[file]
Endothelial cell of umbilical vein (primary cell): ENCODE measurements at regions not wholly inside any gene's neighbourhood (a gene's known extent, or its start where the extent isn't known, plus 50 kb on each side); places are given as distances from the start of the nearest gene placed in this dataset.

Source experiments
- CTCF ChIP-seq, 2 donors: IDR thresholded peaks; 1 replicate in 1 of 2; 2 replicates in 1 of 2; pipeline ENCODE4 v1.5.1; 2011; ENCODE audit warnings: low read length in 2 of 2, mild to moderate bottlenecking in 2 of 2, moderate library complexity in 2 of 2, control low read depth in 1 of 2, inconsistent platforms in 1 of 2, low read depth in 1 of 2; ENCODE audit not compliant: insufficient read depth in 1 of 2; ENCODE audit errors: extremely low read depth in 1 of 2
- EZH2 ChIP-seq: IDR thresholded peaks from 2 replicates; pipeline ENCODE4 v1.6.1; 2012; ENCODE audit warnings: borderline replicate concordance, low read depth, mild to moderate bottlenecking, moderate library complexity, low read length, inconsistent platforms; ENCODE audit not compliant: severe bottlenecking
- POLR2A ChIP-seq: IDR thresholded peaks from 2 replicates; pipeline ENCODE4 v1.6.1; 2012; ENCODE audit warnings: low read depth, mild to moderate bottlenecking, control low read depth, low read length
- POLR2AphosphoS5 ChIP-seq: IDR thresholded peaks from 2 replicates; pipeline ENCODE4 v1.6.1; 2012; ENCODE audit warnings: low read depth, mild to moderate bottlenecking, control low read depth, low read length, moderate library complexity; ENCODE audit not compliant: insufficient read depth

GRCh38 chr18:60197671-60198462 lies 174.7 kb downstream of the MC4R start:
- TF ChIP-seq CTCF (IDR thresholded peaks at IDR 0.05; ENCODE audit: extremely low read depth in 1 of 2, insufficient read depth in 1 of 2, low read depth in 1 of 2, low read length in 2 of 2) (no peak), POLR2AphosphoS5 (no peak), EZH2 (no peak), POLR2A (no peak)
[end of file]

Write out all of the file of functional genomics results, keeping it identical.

Endothelial cell of umbilical vein (primary cell): ENCODE measurements at regions not wholly inside any gene's neighbourhood (a gene's known extent, or its start where the extent isn't known, plus 50 kb on each side); places are given as distances from the start of the nearest gene placed in this dataset.

Source experiments
- CTCF ChIP-seq, 2 donors: IDR thresholded peaks; 1 replicate in 1 of 2; 2 replicates in 1 of 2; pipeline ENCODE4 v1.5.1; 2011; ENCODE audit warnings: low read length in 2 of 2, mild to moderate bottlenecking in 2 of 2, moderate library complexity in 2 of 2, control low read depth in 1 of 2, inconsistent platforms in 1 of 2, low read depth in 1 of 2; ENCODE audit not compliant: insufficient read depth in 1 of 2; ENCODE audit errors: extremely low read depth in 1 of 2
- EZH2 ChIP-seq: IDR thresholded peaks from 2 replicates; pipeline ENCODE4 v1.6.1; 2012; ENCODE audit warnings: borderline replicate concordance, low read depth, mild to moderate bottlenecking, moderate library complexity, low read length, inconsistent platforms; ENCODE audit not compliant: severe bottlenecking
- POLR2A ChIP-seq: IDR thresholded peaks from 2 replicates; pipeline ENCODE4 v1.6.1; 2012; ENCODE audit warnings: low read depth, mild to moderate bottlenecking, control low read depth, low read length
- POLR2AphosphoS5 ChIP-seq: IDR thresholded peaks from 2 replicates; pipeline ENCODE4 v1.6.1; 2012; ENCODE audit warnings: low read depth, mild to moderate bottlenecking, control low read depth, low read length, moderate library complexity; ENCODE audit not compliant: insufficient read depth

GRCh38 chr18:60197671-60198462 lies 174.7 kb downstream of the MC4R start:
- TF ChIP-seq CTCF (IDR thresholded peaks at IDR 0.05; ENCODE audit: extremely low read depth in 1 of 2, insufficient read depth in 1 of 2, low read depth in 1 of 2, low read length in 2 of 2) (no peak), POLR2AphosphoS5 (no peak), EZH2 (no peak), POLR2A (no peak)